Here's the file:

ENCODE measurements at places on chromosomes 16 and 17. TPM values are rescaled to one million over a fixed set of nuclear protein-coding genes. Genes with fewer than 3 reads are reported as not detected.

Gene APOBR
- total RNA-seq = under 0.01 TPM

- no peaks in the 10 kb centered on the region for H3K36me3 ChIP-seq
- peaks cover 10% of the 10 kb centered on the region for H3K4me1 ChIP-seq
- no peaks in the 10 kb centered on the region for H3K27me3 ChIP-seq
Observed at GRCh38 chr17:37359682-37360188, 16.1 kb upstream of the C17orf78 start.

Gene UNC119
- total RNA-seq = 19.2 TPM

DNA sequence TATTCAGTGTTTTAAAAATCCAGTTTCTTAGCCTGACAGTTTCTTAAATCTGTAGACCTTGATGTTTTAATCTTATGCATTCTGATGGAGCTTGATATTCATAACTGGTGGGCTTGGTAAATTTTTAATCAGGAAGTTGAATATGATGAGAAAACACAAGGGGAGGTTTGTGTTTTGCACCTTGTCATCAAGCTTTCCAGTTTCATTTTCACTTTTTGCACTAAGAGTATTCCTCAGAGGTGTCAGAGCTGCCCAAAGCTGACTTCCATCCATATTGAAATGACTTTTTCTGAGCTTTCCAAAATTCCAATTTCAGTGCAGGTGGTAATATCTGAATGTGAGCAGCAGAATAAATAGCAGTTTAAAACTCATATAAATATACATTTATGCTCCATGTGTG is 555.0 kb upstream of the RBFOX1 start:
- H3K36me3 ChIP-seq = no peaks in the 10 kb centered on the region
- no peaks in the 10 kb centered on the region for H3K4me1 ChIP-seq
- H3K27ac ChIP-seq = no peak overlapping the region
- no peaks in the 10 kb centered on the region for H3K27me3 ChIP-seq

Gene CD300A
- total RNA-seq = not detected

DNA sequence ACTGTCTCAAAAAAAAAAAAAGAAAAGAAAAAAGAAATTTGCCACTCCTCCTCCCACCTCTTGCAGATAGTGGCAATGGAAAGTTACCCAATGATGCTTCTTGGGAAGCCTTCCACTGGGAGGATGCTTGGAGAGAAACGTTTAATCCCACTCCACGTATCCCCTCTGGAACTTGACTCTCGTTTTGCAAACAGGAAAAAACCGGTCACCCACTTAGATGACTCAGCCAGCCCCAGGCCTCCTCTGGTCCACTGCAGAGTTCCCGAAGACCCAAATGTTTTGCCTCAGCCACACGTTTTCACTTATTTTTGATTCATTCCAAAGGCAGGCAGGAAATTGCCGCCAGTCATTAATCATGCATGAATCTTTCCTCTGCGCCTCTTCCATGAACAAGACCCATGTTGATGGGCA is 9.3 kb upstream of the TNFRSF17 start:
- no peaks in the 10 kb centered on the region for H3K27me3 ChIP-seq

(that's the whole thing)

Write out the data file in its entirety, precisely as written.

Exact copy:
ENCODE measurements at places on chromosomes 16 and 17. TPM values are rescaled to one million over a fixed set of nuclear protein-coding genes. Genes with fewer than 3 reads are reported as not detected.

Gene APOBR
- total RNA-seq = under 0.01 TPM

- no peaks in the 10 kb centered on the region for H3K36me3 ChIP-seq
- peaks cover 10% of the 10 kb centered on the region for H3K4me1 ChIP-seq
- no peaks in the 10 kb centered on the region for H3K27me3 ChIP-seq
Observed at GRCh38 chr17:37359682-37360188, 16.1 kb upstream of the C17orf78 start.

Gene UNC119
- total RNA-seq = 19.2 TPM

DNA sequence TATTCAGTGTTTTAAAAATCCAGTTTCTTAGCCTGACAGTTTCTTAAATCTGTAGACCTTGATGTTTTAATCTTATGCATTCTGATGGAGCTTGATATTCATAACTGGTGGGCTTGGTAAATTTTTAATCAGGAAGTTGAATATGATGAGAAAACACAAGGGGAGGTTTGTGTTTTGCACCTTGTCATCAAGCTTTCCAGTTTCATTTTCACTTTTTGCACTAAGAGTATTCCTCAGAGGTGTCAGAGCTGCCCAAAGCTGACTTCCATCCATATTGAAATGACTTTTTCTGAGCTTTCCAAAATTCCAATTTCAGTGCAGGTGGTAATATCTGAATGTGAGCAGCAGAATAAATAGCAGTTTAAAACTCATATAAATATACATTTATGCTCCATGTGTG is 555.0 kb upstream of the RBFOX1 start:
- H3K36me3 ChIP-seq = no peaks in the 10 kb centered on the region
- no peaks in the 10 kb centered on the region for H3K4me1 ChIP-seq
- H3K27ac ChIP-seq = no peak overlapping the region
- no peaks in the 10 kb centered on the region for H3K27me3 ChIP-seq

Gene CD300A
- total RNA-seq = not detected

DNA sequence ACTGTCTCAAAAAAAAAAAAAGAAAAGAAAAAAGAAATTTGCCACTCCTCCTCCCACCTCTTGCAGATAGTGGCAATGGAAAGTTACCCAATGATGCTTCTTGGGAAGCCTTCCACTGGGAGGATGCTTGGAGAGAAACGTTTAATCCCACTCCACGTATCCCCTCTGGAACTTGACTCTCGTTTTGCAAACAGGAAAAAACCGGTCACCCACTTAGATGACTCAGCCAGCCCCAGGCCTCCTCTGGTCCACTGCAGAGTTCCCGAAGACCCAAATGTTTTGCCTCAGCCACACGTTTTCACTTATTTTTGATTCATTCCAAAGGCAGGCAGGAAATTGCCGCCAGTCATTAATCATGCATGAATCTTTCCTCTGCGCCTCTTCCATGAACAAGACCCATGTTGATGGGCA is 9.3 kb upstream of the TNFRSF17 start:
- no peaks in the 10 kb centered on the region for H3K27me3 ChIP-seq